Naxos AudioBooks Recording of Lady Susan – A Review

Naxos AudioBooks Lady Susan, by Jane Austen (2001)Jane Austen’s epistolary novel Lady Susan has never received much attention in comparison to her other six major novels. It is a short piece, only 70 pages in my edition of The Oxford Illustrated Jane Austen: Minor Works containing forty-one letters and a conclusion. Scholars estimate that it was written between 1793-4 when the young author was in her late teens and represents her first attempts to write in the epistolary format popular with many authors at that time. In 1805, she transcribed a fair copy of the manuscript but did not pursue publication in her lifetime. The manuscript would remain unpublished until 54 years after her death with its inclusion in the appendix of her nephew James Edward Austen-Leigh’s biography of his aunt, A Memoir of Jane Austen in 1871.

Lady Susan’s greatest fault lies in its comparison to its young sisters. Since few novels can surpass or equal Miss Austen’s masterpieces, it should be accepted for what it is – a charming melodramatic piece by an author in the making. Not only are we presented with interesting and provocative characters,  Austen reveals an early understanding of social machinations, wit, and the exquisite language that would become her trademark. Its greatest challenge appears to be in the limitations of the epistolary format itself where the narrative is revealed through one person’s perspective and then the other’s reaction and reply not allowing for the energy of direct dialogue or much description of the scene or surroundings. Withstanding  its shortcomings, it is still a glistening jewel; smart, funny, and intriguing wicked.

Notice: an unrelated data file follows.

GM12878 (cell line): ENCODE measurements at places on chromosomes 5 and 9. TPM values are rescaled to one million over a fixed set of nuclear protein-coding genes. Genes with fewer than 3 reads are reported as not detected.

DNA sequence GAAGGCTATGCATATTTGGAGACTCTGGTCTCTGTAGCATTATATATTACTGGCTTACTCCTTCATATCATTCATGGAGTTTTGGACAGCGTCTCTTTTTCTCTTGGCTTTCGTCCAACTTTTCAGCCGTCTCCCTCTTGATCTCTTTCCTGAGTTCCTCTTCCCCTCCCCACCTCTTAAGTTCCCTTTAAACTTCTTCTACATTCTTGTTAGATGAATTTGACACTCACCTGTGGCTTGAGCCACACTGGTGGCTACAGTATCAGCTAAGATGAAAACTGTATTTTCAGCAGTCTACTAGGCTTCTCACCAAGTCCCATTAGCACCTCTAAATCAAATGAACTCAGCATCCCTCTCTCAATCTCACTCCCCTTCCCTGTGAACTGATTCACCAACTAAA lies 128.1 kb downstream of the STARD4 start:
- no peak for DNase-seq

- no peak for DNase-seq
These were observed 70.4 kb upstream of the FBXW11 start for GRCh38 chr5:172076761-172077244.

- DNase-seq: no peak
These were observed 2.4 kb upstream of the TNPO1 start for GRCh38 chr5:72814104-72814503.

Given the obvious challenges of converting a novel written in letter format into audio recording, I was amazed and delighted at how listening to the novel enhanced my enjoyment. Naxos AudioBooks has pulled together a first rate production presenting a stellar cast supported by beautiful classical music. Casting British stage and screen actress Harriet Walter as the fabulously wicked Lady Susan was brilliant. She offers the appropriate edge and attitude necessary to complement the text. With Walter’s, we are never in any doubt of Lady Susan’s full capacity to scheme, manipulate and ooze immorality and deception. Unlike many audio recording where one narrator uses many voices to portray each character, this recording offers 7 actors, similar to a stage or radio production with each part cast with a unique actor offering variety and interest. We truly connect to each portrayal of the character as they write their letters, inflect emotion into their train of thought, and personalize the production. The addition of period music by Romberg and Mozart equally enhance the setting.

Running two hours and thirty minutes, this audio recording of Lady Susan actually enhanced my understanding and enjoyment of this often neglected yet highly amusing novella. I recommend it highly.

5 out 5 Stars

Lady Susan, by Jane Austen,
Naxos AudioBooks, USA (2001)
Unabridged audio recording, (2) CD’s, 2 hours, 30 min
ISBN: 978-9626342282

17 thoughts on “Naxos AudioBooks Recording of Lady Susan – A Review